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This story has never really been proven or dis-proven as yet.  There has been numerous newspaper articles printed regarding Sir Ronald Ketchum, but no proof has been forthcoming.  As there has been no birth records found, a lot of people have discounted this story as being false.  In reality, no birth record being found does NOT constitute proof that Sir Ronald Ketchum did not exist.  Many birth records have been destroyed or lost.


The following is one of many, many, many newspaper articles that was printed on Sir Ronald Ketchum.  This particular one was printed in Saint. John, New Brunswick, Canada. The printing date is unknown.


I believe the original article was quite old and handed down in the Ketchum family from generation to generation, and was brought to the attention of the Saint John New Brunswick Newspaper by the members of the Ketchum family living in Saint John at the time of this printing.  This is an exact copy of the Newspaper article.


THE MAN ON THE STREET – Saint John, New Brunswick Newspaper

                                                 Nov. 5, ???? (Unknown Year)

                                                Unknown Author.


     This is the day when English children celebrate the discovery of the famous “Gunpowder Plot”, an attempt to blow up the the English House of Parliament, back in the year 1605.  The plotters began their project in December, 1604, when one of them went to France and approached a man noted for exceptional coolness and courage to carry it out.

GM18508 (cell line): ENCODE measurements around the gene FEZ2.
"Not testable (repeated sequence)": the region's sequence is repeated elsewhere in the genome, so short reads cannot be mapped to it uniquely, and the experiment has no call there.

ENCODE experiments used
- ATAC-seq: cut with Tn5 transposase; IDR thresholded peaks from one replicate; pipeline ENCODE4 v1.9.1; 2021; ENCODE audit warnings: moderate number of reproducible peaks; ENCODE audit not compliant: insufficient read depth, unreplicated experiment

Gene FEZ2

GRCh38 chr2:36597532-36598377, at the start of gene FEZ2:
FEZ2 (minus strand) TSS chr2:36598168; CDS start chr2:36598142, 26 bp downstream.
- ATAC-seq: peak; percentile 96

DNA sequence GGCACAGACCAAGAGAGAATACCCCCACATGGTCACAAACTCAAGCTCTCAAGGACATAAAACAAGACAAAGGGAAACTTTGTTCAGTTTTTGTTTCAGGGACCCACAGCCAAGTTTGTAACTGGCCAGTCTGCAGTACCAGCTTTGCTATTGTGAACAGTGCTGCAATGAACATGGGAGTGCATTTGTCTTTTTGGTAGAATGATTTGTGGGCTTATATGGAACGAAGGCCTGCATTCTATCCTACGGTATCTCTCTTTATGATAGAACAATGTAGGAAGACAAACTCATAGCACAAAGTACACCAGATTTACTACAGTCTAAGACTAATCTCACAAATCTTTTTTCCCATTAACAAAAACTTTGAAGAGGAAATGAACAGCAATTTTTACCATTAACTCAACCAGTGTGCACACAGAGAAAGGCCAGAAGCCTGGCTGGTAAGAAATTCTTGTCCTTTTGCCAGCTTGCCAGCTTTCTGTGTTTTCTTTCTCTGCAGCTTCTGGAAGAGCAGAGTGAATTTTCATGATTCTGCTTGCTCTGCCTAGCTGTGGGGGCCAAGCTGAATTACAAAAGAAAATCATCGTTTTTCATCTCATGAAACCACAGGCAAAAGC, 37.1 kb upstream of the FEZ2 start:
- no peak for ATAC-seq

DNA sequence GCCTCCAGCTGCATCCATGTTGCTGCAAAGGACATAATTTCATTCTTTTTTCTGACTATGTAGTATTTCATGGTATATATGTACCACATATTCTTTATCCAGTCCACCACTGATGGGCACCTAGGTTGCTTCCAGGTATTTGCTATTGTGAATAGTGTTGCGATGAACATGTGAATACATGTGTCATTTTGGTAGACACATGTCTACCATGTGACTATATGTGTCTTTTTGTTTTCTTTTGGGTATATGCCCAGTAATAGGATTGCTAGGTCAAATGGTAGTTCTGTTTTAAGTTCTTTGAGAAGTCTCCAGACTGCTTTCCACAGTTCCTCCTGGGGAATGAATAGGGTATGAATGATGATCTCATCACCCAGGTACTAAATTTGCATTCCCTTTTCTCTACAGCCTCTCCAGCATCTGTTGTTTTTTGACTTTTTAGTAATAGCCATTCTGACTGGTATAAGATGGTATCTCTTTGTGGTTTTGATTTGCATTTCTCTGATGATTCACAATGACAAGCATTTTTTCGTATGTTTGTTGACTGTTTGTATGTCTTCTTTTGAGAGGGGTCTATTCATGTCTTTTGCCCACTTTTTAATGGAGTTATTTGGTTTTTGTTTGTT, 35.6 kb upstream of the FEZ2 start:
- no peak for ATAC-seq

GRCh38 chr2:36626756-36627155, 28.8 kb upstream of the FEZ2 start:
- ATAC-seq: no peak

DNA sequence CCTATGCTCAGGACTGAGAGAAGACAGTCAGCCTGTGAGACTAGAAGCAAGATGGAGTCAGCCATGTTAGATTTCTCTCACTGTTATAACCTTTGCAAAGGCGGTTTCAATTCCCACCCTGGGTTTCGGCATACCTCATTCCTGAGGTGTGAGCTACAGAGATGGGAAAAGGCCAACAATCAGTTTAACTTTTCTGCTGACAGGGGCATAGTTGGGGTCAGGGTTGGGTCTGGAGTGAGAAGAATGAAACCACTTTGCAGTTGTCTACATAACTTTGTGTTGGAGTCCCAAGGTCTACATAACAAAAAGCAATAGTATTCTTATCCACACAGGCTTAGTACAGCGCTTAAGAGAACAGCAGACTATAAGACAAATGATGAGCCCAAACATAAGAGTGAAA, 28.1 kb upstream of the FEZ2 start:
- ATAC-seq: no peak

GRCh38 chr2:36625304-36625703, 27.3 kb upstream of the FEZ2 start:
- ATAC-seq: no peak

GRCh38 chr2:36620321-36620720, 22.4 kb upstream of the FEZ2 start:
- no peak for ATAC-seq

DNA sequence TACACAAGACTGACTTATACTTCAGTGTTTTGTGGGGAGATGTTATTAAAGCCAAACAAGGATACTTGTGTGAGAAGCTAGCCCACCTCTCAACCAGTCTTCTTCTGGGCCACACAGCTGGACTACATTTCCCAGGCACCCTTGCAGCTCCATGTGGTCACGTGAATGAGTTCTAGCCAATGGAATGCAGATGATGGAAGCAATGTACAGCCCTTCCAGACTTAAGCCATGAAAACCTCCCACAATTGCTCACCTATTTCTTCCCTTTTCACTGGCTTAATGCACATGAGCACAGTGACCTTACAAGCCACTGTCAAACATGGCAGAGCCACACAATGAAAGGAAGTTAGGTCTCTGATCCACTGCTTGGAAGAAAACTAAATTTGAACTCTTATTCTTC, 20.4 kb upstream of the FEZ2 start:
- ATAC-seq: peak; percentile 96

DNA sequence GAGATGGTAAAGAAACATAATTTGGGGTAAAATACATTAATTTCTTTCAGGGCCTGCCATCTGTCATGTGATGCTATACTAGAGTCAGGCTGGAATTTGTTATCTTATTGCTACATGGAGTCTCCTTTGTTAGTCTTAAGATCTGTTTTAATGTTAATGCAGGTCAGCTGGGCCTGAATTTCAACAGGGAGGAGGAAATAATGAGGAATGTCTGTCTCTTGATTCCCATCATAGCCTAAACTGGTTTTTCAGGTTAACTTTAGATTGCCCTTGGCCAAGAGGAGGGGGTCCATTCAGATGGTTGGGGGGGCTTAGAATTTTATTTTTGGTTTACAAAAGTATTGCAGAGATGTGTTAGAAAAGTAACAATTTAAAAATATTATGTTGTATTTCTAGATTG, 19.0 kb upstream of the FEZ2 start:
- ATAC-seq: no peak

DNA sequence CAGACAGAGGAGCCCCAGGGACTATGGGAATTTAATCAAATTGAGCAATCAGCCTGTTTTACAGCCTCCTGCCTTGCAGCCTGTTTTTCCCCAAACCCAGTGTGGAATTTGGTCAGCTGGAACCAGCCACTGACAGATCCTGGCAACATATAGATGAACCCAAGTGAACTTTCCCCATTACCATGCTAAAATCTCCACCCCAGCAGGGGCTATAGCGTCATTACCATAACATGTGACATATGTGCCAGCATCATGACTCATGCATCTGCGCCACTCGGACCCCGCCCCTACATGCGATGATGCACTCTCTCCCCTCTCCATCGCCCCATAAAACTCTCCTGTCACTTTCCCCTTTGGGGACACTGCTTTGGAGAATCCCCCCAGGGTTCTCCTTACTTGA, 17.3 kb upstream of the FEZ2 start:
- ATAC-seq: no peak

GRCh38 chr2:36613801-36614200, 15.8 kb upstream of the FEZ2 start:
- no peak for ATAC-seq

He was Guy Fawkes, a Yorkshireman, on his way from service in the Spanish Army and his military experience is supposed to have been an asset to the plotters.

     The plans were so well laid that the attempt, which was to culminate in a grand explosion on

Nov. 5, would probably succeeded if one of the plotters, anxious about a friend in the House of Lords, hadn’t tipped him off by urging him not to attend the meeting of the house.

     Even with this warning, the gunpowder which had been in readiness in the cellar under the House since May, 1605, was not found until the day before it was to have been detonated.

    A house adjoining the House of Parliament had been rented and Fawkes took up residence there, acting as sentry while workmen tunneled into the cellar next door.  He made frequent inspections of his installation and in August replaced some of the gunpowder which he thought had been damaged by dampness.

    The man credited with finding the gunpowder – all thirty-five barrels of it weighing more than a ton and a half – hidden under coal and faggots with a covering of iron bars to make the explosion more effective – was given a singular name and was entitled to his own crest.

    He was named Sir Ronald Ketchum, because he had managed to “ketch” Guy Fawkes in readiness to set a slow match to the charge.  And so for more than three centuries his successors have proudly borne their historic name and some of them have worn the crest.

    A tracing of the heraldic design is in possession of embers of the Ketchum family now living in Saint John.  They include H.W. Ketchum, Mrs. Jean Kean and Miss Ida Ketchum.  The book by William Osborne, a Boston, Mass. authority on heraldry describes the crest as follows:  

    “The Crest he beareth quarterly argent and azure in the first and third quarters a Talbot’s Head erased Sable by the name of Ketchum granted to Sir Ronald Ketchum of the Principality of Wales, a true and loyal subject of his Prince and Country and well deserves the honours of the above grant.”


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